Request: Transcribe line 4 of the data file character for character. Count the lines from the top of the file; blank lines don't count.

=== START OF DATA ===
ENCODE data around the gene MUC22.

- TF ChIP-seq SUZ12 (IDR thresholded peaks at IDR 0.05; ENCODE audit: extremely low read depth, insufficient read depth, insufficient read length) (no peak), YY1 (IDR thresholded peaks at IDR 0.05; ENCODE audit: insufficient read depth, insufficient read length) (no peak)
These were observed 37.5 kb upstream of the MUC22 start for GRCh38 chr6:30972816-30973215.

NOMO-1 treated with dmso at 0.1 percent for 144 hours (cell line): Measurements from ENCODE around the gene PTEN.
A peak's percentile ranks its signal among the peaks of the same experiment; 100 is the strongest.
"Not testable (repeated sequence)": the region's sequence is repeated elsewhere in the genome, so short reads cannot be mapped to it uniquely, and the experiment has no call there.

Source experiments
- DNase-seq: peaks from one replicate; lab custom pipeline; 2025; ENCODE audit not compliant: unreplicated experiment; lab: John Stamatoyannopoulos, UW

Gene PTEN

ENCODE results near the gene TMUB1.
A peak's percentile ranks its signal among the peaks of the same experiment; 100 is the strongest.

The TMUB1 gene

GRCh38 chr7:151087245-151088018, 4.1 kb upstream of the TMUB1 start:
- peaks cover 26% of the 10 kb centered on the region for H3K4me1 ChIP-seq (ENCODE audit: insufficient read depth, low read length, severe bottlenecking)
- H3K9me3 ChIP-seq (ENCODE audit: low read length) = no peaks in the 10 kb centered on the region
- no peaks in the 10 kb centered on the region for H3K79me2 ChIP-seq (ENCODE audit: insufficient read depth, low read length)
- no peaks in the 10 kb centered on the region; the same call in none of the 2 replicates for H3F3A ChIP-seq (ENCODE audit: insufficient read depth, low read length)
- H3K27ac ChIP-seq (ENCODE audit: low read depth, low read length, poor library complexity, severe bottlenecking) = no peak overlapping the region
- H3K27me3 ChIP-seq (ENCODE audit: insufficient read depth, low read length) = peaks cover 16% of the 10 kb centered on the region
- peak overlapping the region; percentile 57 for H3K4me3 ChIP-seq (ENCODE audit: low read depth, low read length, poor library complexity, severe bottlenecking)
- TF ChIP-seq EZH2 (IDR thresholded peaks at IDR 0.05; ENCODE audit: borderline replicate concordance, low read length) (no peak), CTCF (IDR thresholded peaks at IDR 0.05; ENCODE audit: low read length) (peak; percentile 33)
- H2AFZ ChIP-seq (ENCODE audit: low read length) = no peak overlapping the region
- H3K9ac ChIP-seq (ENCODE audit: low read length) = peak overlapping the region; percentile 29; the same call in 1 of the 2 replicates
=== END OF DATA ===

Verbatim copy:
NOMO-1 treated with dmso at 0.1 percent for 144 hours (cell line): Measurements from ENCODE around the gene PTEN.